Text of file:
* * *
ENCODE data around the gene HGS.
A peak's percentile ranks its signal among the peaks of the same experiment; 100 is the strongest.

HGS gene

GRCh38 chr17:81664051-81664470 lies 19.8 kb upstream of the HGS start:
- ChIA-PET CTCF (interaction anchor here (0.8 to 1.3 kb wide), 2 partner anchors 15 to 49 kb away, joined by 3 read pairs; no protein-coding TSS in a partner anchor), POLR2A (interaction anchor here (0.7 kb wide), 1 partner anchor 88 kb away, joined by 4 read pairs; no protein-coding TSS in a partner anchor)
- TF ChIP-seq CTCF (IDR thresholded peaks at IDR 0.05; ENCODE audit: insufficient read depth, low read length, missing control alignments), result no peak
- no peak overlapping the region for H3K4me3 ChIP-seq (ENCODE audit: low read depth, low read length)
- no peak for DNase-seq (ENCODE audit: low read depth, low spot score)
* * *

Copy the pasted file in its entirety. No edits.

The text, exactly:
ENCODE data around the gene HGS.
A peak's percentile ranks its signal among the peaks of the same experiment; 100 is the strongest.

HGS gene

GRCh38 chr17:81664051-81664470 lies 19.8 kb upstream of the HGS start:
- ChIA-PET CTCF (interaction anchor here (0.8 to 1.3 kb wide), 2 partner anchors 15 to 49 kb away, joined by 3 read pairs; no protein-coding TSS in a partner anchor), POLR2A (interaction anchor here (0.7 kb wide), 1 partner anchor 88 kb away, joined by 4 read pairs; no protein-coding TSS in a partner anchor)
- TF ChIP-seq CTCF (IDR thresholded peaks at IDR 0.05; ENCODE audit: insufficient read depth, low read length, missing control alignments), result no peak
- no peak overlapping the region for H3K4me3 ChIP-seq (ENCODE audit: low read depth, low read length)
- no peak for DNase-seq (ENCODE audit: low read depth, low spot score)